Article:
The above and other advantageous features and objects of the invention will become apparent from the following detailed description taken with the drawings, in which:
FIGS. 1A, 1B and 1C relate to an embodiment of the mirror-Bragg grating (SSFFP) filter according to the invention, the graphs in FIGS. 1B and 1C showing the wavelength dependent reflectivities of the two elements of FIG. 1A which form an embodiment of the filter according to the present invention;
FIGS. 2A, 2B and 2C are a series of graphs of calculated filter transmission functions for the filter of FIG. 1A for various cavity lengths L (assuming Rm =0.9, R9 (peak)=0.9, BWBGF =0.1 nm), where in FIG. 2A: L=10 cm; in FIG. 2B: L=5 cm; and in FIG. 2C: L=2 cm;
FIGS. 3A and 3B relate to a basic single-frequency, Er-fiber ring laser configuration with a tandem arrangement of fiber Fabry-Perot (FFP) filters representative of the prior art, FIG. 3A being the optical arrangement, and FIG. 3B being the optical transmission characteristics of the tandem FFP filters;
FIG. 4 is an Er-fiber ring laser configuration having a filter including a mirror and fiber Bragg grating according to the present invention;
FIGS. 5A, 5B and 5C are a series of graphs of the output spectra of the ring laser configuration shown in FIG. 4, FIG. 5A being with the ring disconnected (at point A in FIG. 4), FIG. 5B being with the ring closed, and FIG. 5C being an optical spectrum analyzer limited resolution of the lasing mode at a Bragg wavelength of 1548.1 nm; FIGS. 5A and 5B having a dB power scale, 50 nm span, and FIG. 5C having a linear power scale, 5 nm span;
FIG. 6A illustrates a spectrally-selective fiber Michelson (SSFM) interferometric filter according to an embodiment of the invention formed as first and second fiber arms coupled together by a coupler, the first fiber arm having a mirror element disposed therein and the second fiber arm having a fiber Bragg grating formed therein, and
FIG. 6B illustrates the calculated transmission characteristic of the SSFM filter of FIG. 6A.
The invention will now be described in more detail by example with reference to the embodiments shown in the Figures. It should be kept in mind that the following described embodiments are only presented by way of example and should not be construed as limiting the inventive concept to any particular physical configuration.
FIG. 1A shows a schematic of a spectrally-selective fiber Fabry-Perot (SSFFP) filter configuration 100 according to an embodiment of the present invention. A Fabry-Perot cavity is formed in fiber 102 between a narrow-band fiber Bragg grating (FBG) reflector 104 and a broad-band mirror 106.
The spectral reflection characteristics Rg and Rm of the two elements, i.e., the fiber Bragg grating 104 and the mirror 106, respectively, versus wavelength (λ) are depicted in FIG. 1B.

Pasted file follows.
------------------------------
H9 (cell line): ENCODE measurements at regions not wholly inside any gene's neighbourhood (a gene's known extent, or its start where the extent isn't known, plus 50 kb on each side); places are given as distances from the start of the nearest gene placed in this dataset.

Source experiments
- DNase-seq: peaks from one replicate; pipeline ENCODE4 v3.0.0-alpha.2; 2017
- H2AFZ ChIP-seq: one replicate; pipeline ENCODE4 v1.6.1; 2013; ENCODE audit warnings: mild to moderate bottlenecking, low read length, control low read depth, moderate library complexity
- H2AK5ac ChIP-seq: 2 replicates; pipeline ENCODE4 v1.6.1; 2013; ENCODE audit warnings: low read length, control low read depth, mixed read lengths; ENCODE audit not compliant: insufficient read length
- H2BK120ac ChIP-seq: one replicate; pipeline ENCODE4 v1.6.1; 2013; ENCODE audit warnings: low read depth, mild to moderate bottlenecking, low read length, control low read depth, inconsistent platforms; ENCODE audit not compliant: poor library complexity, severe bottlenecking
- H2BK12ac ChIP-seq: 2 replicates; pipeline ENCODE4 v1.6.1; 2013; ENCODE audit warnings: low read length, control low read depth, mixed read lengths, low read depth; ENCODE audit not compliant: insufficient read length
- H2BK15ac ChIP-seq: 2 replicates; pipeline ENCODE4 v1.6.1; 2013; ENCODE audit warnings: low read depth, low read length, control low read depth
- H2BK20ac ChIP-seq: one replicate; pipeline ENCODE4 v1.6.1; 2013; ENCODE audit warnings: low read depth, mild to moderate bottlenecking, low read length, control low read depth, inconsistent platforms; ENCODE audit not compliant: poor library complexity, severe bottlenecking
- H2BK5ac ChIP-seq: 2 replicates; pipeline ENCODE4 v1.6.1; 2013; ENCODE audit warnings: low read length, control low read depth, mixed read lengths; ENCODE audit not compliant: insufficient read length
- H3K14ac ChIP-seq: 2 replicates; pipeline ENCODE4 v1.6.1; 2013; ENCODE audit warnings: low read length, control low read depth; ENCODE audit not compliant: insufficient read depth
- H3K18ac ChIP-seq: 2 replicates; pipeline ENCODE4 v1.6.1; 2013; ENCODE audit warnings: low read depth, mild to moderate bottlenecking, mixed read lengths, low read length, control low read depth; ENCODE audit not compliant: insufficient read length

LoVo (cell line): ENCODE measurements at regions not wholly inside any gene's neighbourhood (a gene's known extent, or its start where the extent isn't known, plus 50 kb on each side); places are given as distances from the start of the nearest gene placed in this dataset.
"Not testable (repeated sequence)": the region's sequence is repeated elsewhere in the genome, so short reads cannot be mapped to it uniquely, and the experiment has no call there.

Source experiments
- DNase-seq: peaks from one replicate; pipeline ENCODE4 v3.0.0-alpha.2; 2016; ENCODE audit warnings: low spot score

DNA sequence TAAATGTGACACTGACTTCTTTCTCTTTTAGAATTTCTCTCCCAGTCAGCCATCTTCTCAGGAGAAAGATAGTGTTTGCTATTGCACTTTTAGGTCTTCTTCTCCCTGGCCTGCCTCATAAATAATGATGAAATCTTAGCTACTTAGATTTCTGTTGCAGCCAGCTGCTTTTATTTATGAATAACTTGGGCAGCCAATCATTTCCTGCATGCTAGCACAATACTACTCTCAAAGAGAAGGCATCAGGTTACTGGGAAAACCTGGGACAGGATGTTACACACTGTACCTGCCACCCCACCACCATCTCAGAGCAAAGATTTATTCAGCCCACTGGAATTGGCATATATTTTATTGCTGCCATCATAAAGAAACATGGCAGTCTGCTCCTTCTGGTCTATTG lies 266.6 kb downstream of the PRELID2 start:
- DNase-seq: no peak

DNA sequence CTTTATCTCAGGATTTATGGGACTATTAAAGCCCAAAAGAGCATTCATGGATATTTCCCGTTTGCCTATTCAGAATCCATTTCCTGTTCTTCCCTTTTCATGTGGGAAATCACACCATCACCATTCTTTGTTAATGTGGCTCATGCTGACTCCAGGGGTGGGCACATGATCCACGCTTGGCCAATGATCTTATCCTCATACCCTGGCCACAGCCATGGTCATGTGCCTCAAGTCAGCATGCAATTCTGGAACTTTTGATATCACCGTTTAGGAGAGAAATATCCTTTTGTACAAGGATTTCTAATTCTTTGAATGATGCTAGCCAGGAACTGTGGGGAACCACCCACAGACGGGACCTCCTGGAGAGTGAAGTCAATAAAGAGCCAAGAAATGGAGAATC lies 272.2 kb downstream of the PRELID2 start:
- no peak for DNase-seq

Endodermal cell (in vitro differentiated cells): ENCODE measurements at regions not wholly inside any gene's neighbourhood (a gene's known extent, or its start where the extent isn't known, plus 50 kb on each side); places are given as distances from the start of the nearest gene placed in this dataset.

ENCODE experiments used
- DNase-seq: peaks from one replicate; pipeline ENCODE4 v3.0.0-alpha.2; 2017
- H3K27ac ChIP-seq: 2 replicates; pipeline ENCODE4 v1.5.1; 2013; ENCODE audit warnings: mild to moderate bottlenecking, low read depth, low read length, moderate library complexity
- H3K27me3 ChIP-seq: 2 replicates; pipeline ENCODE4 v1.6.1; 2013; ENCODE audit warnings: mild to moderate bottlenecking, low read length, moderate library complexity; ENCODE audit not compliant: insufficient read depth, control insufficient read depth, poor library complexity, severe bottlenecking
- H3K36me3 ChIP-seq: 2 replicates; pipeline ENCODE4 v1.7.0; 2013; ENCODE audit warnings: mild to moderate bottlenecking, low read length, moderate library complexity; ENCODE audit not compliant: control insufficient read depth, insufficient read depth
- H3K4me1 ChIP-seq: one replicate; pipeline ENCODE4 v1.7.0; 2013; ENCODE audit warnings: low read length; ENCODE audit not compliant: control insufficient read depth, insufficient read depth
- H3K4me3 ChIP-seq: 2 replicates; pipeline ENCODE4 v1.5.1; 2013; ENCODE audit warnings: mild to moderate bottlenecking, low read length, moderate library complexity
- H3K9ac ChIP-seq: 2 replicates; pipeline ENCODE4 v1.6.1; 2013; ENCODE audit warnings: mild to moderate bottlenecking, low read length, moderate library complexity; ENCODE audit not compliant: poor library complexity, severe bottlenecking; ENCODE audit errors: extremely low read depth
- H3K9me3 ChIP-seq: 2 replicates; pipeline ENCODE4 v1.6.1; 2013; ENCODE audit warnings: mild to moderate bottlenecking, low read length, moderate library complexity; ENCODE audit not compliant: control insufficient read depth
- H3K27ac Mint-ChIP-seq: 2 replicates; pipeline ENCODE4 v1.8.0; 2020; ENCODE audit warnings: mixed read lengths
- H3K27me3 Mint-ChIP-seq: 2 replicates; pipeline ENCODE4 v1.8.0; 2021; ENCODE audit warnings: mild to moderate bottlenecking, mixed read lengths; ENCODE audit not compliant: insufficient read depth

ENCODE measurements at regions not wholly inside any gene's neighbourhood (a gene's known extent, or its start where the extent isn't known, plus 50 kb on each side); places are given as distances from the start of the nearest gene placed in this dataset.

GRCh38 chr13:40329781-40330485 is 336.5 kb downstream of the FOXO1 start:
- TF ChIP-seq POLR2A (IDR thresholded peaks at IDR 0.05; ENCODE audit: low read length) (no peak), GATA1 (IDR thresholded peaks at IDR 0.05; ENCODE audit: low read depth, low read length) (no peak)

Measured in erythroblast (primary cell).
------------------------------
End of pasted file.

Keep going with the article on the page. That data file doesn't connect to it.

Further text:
The combination of the fiber Bragg grating (FBG) 104 and the mirror 106 form a resonant cavity only in the wavelength region where the FBG reflectance is high (i.e., within the FBG bandwidth), which has the transmission characteristics as represented in FIG. 1C. At other wavelengths, the high reflectivity mirror 106 reflects most of the light, resulting in a low transmission characteristic equal to (1-Rm), where Rm is the mirror reflectivity. The resulting pass-band transmission characteristics of the filter 100 depend on the cavity length L between the mirror 106 and the FBG element 104, the mirror reflectivity Rm, and the peak reflectivity (Rg) and bandwidth of the FBG element 104.
The SSFFP filter transmission characteristics can be derived from the basic theory of Fabry-Perot interferometry by including a wavelength dependent reflectivity, Rg (λ), to describe the Bragg grating. Assuming negligible losses in the mirror or grating, the transfer function is: ##EQU1## where Rm is the mirror reflectivity, and δ is the cavity phase delay given by ##EQU2## with L the cavity length and n the fiber index.
FIGS. 2A, 2B and 2C show examples of the calculated transmission characteristics for various mirror and peak grating reflectivities. Here the grating reflection function is modeled as a Gaussian curve with 1/e bandwidth Δλ, i.e.: ##EQU3## where Rg (λo) is the peak reflectivity of the Bragg grating at the central wavelength λo.
As seen in FIGS. 2A, 2B and 2C, within the grating bandwidth the transmission is characterized by the Fabry-Perot resonance peaks, whereas outside the FGB bandwidth, the transmission falls to a constant value determined by the mirror reflectance coefficient.
The filter according to the present invention can be advantageously used within a fiber ring laser configuration to provide narrow-band wavelength filtering for providing stable and tunable ring laser operation. Because of temperature effects on spacing and index of refraction, the filter would be used in a temperature controlled environment to minimize these effects.
FIG. 3A shows a ring laser system such as that described in N. Park, J. W. Dawson, K. J. Vahala and C. Miller, "All-Fiber, Low Threshold, Widely Tunable Single Frequency, Erbium-Doped Fiber Ring Laser with a Tandem Fiber Fabry Perot Filter", Appl. Phys. Letter, 59, pp. 2369-2371, 1991, which represents a state-of-the-art single frequency fiber ring laser configuration.
This illustrated ring laser configuration includes a gain module 314 consisting of an Er doped fiber piece 306, pump laser 316 and wavelength division multiplexer (WDM) coupler 318, and incorporates two fiber Fabry-Perot cavity filters 302 and 304 in the fiber ring, one broad-band and the other narrow-band, respectively. The use of isolators 308, 310 and 312 to allow only unidirectional operation promotes single-frequency operation by eliminating spatial hole burning in the active fiber section, i.e., the Er doped fiber piece 306. The optical output is provided by output coupler 320. A conventional polarization controller 321 (PC1) is provided and can be adjusted to optimize the gain.